Nov. 17, 2020
It's normal to have a case of the nerves before a test, but the test anxiety you typically feel can be heightened when it comes to a new format. As a result of COVID-19, you may find yourself in the unusual circumstance of taking online exams for the first time. To help manage your anxiety and perform your best, check out these five preventative steps.
Test anxiety most often comes from being unprepared, so don't put yourself in a position where you have to pull an all-nighter or cram for an entire weekend. Not only is this a poor way to learn content, it's also a way to exacerbate your nerves. Instead, work on developing good study habits. A great starting point is actively engaging in class. Pay attention during lectures, find a notetaking system that works for you, and ask questions if you're confused! Building a learning routine into your system will keep your anxiety at bay. If you have to prepare for a particularly important test, like a midterm, the SAT, or ACT, it's essential to give yourself enough time to adequately review. The more confident you are with the material, the less stressed you'll be on test day.
You're going to need energy to tackle these tests, so get to bed early. Being well-rested on exam day can help you concentrate better. For teenagers, that means getting eight to 10 hours of sleep. If you're struggling with your sleep schedule, make room for a little bit of exercise every day to help you sleep better and manage your anxiety.
A new testing environment means establishing a new test day routine. Treat your test differently than you do your regular school routine — just as you would if you were going to a testing center or taking an in-class exam. Following any rules provided to you for your workspace, make sure you have everything you need. Clear your desk of distractions, pick up some pencils and scrap paper, have a way of tracking your time, double-check your internet connection and video feed, and get comfortable.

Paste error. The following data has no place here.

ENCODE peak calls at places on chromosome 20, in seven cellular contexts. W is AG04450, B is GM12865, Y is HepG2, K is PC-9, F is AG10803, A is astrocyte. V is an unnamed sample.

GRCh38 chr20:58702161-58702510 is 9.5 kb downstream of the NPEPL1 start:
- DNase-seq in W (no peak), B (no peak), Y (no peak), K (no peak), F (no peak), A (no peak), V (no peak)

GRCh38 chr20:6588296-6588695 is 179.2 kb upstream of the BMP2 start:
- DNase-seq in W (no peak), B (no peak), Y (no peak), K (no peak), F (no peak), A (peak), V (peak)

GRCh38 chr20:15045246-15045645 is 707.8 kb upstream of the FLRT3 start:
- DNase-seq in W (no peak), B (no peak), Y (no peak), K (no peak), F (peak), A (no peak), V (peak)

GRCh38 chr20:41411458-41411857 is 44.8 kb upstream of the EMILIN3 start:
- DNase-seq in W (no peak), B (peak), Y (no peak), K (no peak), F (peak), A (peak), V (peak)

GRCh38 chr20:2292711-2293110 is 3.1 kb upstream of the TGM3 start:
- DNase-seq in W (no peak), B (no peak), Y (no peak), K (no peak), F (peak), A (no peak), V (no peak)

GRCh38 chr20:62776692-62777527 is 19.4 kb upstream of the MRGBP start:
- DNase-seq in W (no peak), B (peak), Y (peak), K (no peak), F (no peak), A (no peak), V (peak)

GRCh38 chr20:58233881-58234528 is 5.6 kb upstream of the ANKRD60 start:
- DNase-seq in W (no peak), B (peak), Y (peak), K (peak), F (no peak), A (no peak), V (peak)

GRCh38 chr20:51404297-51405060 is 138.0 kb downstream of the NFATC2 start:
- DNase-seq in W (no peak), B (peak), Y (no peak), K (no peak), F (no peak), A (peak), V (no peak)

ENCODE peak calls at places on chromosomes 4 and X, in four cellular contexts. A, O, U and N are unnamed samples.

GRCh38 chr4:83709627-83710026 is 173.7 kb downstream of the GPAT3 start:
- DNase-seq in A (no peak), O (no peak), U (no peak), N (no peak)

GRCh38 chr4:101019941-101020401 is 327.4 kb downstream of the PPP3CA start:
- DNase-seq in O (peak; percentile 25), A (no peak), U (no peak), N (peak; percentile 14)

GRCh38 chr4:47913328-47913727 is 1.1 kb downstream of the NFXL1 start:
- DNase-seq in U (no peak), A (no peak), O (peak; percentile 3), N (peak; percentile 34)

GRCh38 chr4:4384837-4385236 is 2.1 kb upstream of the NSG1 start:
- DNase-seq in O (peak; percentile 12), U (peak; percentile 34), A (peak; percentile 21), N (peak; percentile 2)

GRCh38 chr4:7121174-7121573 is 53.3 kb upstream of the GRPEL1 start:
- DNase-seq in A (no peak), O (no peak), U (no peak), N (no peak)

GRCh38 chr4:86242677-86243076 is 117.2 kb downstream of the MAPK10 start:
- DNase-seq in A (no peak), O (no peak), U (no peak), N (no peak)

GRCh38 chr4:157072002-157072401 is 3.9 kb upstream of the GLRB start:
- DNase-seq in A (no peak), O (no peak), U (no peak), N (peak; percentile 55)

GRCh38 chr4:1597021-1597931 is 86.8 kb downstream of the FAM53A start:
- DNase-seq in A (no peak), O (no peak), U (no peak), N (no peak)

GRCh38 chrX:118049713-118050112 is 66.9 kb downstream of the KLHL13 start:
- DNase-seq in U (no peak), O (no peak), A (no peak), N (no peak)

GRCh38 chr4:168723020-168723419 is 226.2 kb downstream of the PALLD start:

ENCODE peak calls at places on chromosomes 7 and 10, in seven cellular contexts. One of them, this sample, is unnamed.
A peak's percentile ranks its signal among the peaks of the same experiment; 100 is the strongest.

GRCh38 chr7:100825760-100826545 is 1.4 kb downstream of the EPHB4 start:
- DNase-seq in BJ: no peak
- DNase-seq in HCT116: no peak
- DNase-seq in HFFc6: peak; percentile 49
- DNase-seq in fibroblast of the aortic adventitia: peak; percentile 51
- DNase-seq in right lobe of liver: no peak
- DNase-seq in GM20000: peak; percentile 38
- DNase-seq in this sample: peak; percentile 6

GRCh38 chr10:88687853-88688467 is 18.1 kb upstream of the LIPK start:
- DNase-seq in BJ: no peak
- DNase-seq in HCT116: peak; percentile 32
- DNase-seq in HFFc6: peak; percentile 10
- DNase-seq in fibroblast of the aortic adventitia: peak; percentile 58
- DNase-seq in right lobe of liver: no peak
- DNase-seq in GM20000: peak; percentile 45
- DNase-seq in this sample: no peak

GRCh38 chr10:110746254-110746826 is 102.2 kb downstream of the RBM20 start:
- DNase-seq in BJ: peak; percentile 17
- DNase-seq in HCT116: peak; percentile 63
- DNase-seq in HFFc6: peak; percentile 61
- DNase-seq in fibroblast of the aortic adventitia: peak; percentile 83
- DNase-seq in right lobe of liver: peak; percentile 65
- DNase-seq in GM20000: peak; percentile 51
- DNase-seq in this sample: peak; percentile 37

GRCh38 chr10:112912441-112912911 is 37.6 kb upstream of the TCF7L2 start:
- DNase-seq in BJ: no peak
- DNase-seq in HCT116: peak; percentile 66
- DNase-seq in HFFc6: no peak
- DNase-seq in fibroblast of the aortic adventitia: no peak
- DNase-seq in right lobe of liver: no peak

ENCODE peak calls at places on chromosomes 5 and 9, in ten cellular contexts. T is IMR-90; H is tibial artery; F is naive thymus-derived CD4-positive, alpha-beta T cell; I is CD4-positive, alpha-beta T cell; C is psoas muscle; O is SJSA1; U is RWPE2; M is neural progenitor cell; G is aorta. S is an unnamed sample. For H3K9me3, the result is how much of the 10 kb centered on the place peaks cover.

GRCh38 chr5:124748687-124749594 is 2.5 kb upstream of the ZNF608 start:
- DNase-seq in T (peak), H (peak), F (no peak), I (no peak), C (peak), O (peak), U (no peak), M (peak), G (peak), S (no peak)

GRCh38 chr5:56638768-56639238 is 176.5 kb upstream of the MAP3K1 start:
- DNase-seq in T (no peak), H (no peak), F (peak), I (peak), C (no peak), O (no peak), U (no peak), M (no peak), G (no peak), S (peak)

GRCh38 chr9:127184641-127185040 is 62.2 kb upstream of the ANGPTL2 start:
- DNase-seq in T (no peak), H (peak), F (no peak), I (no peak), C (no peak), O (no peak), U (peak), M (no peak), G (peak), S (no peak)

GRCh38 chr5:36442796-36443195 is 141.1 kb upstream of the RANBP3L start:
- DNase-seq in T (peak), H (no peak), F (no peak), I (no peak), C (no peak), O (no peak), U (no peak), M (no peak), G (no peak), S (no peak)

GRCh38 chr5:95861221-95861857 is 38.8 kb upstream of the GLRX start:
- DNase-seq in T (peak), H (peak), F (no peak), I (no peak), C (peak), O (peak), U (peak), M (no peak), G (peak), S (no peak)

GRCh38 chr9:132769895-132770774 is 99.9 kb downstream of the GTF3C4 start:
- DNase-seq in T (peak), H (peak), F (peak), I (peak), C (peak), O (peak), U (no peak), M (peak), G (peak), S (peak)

You're undoubtedly traveling a shorter distance to get to the test, so give your brain a chance to catch up and build in some settling down time to center yourself, adjust for the exam and focus. Here are some things that other students have described working for them, and which you might try out:
Many people find it easy to give in to negative self-talk, particularly in high stress situations. Banish these thoughts from your mind! You are much more than a test (and your college applications reflect that!), so come up with some mantras to focus on positive thoughts. Tell yourself "I've studied hard and have done my best to prepare," instead of "There's no way I'll do well." While it's important to take your tests seriously, remember that an exam will not define your worth or ability to succeed in life.
Always ask for support if you need it. The strategies above will help curb many forms of test anxiety, but if your case is more severe, reach out to a teacher, school counselor or test coordinator for appropriate accommodations. Additionally, if the online testing format or remote setup is a challenge for you, let someone know. There is no shame in seeking assistance, and you are your best advocate! Speak up and see what options are available to you.
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